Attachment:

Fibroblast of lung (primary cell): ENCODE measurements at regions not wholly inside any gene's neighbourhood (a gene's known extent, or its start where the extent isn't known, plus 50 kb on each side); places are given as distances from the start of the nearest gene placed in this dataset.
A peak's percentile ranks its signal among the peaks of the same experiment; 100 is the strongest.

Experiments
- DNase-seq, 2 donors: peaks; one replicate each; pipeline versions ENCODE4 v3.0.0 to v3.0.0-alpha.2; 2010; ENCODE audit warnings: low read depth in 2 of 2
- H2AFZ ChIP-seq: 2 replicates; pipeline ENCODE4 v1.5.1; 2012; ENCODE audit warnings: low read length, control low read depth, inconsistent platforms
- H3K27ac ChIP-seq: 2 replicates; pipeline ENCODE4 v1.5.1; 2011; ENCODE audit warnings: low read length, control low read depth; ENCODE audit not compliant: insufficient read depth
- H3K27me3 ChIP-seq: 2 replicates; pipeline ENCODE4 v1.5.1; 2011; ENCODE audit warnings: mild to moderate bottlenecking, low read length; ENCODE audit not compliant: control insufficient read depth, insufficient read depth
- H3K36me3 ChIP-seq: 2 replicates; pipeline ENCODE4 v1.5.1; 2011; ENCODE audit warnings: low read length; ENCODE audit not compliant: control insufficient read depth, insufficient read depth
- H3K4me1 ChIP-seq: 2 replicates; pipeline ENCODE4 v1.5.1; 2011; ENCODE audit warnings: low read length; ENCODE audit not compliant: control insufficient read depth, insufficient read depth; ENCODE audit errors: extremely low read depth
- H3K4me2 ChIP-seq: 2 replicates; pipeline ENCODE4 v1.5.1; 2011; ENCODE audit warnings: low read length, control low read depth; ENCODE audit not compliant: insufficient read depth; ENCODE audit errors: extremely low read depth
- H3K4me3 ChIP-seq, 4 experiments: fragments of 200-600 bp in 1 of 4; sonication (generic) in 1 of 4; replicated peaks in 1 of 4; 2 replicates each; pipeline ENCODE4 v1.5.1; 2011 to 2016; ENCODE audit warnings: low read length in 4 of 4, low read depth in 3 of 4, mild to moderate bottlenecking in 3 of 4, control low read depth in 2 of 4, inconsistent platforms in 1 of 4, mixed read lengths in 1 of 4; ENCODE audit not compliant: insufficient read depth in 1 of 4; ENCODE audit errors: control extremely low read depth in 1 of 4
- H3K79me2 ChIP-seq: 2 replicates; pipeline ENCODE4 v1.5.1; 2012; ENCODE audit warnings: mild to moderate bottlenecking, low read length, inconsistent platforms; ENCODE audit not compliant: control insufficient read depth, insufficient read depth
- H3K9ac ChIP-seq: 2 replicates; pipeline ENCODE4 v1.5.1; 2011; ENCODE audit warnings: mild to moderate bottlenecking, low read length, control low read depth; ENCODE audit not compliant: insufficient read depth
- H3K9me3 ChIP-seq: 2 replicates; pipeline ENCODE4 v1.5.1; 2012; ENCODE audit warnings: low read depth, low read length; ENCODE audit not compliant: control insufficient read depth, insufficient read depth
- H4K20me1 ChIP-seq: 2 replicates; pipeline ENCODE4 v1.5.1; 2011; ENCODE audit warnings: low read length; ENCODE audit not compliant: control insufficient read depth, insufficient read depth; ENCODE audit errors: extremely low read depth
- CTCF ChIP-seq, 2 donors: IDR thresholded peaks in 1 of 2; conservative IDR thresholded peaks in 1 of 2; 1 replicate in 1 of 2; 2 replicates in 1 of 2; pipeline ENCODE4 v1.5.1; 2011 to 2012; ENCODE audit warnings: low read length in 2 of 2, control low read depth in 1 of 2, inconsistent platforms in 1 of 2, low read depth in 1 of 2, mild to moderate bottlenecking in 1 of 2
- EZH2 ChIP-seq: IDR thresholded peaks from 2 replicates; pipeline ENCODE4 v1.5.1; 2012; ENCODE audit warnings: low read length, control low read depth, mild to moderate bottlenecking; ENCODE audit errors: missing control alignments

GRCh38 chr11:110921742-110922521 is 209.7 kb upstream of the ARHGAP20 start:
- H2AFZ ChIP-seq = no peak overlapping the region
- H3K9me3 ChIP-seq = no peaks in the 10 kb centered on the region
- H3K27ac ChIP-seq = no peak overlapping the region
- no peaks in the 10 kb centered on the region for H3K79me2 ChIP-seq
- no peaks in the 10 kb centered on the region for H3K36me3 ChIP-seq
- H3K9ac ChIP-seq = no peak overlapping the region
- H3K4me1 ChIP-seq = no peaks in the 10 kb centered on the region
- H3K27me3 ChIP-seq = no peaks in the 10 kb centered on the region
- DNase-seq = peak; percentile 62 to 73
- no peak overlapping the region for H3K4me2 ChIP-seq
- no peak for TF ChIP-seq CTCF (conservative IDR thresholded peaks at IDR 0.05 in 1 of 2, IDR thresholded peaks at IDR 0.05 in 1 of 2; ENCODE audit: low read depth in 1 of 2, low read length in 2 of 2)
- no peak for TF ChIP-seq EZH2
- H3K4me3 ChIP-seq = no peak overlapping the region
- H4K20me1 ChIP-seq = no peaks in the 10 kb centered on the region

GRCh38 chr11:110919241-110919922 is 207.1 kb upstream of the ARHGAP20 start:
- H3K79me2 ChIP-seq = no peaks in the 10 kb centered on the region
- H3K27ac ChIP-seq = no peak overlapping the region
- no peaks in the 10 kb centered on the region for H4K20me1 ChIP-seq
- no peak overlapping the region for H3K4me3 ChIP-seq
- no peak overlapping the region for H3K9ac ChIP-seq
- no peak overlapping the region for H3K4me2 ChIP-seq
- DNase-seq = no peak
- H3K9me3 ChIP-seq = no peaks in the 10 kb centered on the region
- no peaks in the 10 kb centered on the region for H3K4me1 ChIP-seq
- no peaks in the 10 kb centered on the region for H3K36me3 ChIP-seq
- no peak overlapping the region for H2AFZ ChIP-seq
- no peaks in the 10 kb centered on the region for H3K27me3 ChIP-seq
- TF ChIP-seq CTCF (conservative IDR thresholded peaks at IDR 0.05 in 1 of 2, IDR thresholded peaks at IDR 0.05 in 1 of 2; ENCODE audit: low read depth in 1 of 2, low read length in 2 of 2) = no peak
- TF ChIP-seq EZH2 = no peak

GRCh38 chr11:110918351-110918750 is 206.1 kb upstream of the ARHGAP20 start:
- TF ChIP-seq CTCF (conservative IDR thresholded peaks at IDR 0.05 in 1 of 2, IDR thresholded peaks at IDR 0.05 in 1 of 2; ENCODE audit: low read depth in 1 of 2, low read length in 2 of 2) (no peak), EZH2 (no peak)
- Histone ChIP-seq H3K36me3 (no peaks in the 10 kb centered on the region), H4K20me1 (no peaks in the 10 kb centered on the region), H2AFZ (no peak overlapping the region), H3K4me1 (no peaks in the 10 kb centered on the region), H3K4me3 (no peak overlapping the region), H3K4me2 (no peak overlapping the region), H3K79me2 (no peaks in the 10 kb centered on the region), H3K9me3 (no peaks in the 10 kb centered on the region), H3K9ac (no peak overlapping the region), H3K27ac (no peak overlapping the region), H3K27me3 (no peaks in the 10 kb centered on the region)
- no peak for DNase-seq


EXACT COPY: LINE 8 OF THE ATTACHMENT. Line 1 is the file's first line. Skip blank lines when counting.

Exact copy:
- H3K36me3 ChIP-seq: 2 replicates; pipeline ENCODE4 v1.5.1; 2011; ENCODE audit warnings: low read length; ENCODE audit not compliant: control insufficient read depth, insufficient read depth